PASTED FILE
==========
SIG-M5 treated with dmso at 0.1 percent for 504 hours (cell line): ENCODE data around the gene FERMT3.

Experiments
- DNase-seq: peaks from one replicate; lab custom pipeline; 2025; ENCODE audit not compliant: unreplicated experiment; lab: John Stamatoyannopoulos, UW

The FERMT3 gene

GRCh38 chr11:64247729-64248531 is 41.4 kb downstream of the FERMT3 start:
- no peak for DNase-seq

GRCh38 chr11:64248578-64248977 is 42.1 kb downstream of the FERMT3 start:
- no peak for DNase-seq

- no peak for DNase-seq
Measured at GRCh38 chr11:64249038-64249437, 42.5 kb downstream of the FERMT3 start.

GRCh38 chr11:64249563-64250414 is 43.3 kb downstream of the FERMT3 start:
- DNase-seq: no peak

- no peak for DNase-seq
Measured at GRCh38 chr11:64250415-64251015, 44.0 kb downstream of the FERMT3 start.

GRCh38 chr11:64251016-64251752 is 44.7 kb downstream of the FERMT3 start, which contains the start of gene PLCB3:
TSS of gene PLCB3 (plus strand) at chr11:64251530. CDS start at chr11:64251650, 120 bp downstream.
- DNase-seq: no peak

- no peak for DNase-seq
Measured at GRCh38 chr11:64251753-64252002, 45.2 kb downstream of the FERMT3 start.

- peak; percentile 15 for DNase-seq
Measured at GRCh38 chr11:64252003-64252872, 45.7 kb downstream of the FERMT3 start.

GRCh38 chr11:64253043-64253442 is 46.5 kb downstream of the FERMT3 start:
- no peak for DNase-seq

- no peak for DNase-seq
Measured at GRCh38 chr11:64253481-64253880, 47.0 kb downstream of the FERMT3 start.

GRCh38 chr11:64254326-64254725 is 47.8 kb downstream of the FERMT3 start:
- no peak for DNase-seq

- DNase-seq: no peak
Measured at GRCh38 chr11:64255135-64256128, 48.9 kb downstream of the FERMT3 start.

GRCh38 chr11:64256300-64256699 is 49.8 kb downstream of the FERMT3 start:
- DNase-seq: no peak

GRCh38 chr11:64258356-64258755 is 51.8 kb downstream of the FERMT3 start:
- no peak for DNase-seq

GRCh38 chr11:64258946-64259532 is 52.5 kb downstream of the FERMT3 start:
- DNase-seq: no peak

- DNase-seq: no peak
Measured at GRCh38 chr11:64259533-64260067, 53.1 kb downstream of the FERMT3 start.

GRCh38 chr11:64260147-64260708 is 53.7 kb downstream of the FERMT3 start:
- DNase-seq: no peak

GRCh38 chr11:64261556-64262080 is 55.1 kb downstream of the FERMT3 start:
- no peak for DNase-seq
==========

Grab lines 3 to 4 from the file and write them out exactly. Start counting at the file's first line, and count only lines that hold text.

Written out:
- DNase-seq: peaks from one replicate; lab custom pipeline; 2025; ENCODE audit not compliant: unreplicated experiment; lab: John Stamatoyannopoulos, UW

The FERMT3 gene